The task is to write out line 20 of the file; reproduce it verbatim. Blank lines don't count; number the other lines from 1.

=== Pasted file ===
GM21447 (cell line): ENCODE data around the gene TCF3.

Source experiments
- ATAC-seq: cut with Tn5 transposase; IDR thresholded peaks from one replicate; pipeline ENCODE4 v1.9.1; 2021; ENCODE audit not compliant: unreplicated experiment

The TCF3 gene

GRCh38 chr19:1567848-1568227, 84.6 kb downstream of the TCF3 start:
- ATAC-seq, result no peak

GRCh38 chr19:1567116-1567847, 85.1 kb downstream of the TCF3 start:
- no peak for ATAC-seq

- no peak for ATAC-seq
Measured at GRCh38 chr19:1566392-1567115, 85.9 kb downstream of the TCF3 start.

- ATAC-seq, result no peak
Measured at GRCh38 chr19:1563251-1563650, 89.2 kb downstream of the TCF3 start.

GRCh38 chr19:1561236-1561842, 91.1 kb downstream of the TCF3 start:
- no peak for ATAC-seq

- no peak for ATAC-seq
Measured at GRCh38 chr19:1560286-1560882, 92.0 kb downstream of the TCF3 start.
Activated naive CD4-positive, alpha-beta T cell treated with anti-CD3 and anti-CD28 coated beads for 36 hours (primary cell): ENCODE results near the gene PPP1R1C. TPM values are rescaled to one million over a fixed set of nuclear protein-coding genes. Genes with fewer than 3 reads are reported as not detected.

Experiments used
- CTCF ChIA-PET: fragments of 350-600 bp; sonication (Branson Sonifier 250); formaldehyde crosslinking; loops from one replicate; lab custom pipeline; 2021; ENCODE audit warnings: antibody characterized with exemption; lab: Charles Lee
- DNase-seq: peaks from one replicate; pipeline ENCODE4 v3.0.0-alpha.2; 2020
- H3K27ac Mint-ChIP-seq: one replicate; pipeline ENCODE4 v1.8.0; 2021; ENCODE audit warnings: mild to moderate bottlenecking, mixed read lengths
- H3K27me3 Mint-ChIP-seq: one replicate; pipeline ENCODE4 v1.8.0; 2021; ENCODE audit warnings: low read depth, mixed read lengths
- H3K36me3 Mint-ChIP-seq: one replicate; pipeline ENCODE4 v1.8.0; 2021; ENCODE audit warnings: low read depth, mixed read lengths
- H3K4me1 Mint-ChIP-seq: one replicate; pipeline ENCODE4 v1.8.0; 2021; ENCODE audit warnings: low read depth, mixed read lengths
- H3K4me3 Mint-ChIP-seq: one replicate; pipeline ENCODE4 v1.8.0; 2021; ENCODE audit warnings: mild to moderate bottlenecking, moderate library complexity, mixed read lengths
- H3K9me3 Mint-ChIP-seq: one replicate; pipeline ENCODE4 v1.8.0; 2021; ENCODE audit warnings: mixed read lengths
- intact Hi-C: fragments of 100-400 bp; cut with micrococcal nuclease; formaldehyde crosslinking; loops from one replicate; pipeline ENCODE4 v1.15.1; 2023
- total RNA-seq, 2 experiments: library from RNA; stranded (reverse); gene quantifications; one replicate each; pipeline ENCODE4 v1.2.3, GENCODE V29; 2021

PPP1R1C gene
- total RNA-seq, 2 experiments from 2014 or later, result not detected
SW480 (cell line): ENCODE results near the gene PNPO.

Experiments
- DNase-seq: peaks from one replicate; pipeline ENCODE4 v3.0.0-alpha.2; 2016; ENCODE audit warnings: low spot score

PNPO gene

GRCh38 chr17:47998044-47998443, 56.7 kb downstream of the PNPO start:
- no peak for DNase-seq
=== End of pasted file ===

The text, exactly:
- DNase-seq: peaks from one replicate; pipeline ENCODE4 v3.0.0-alpha.2; 2020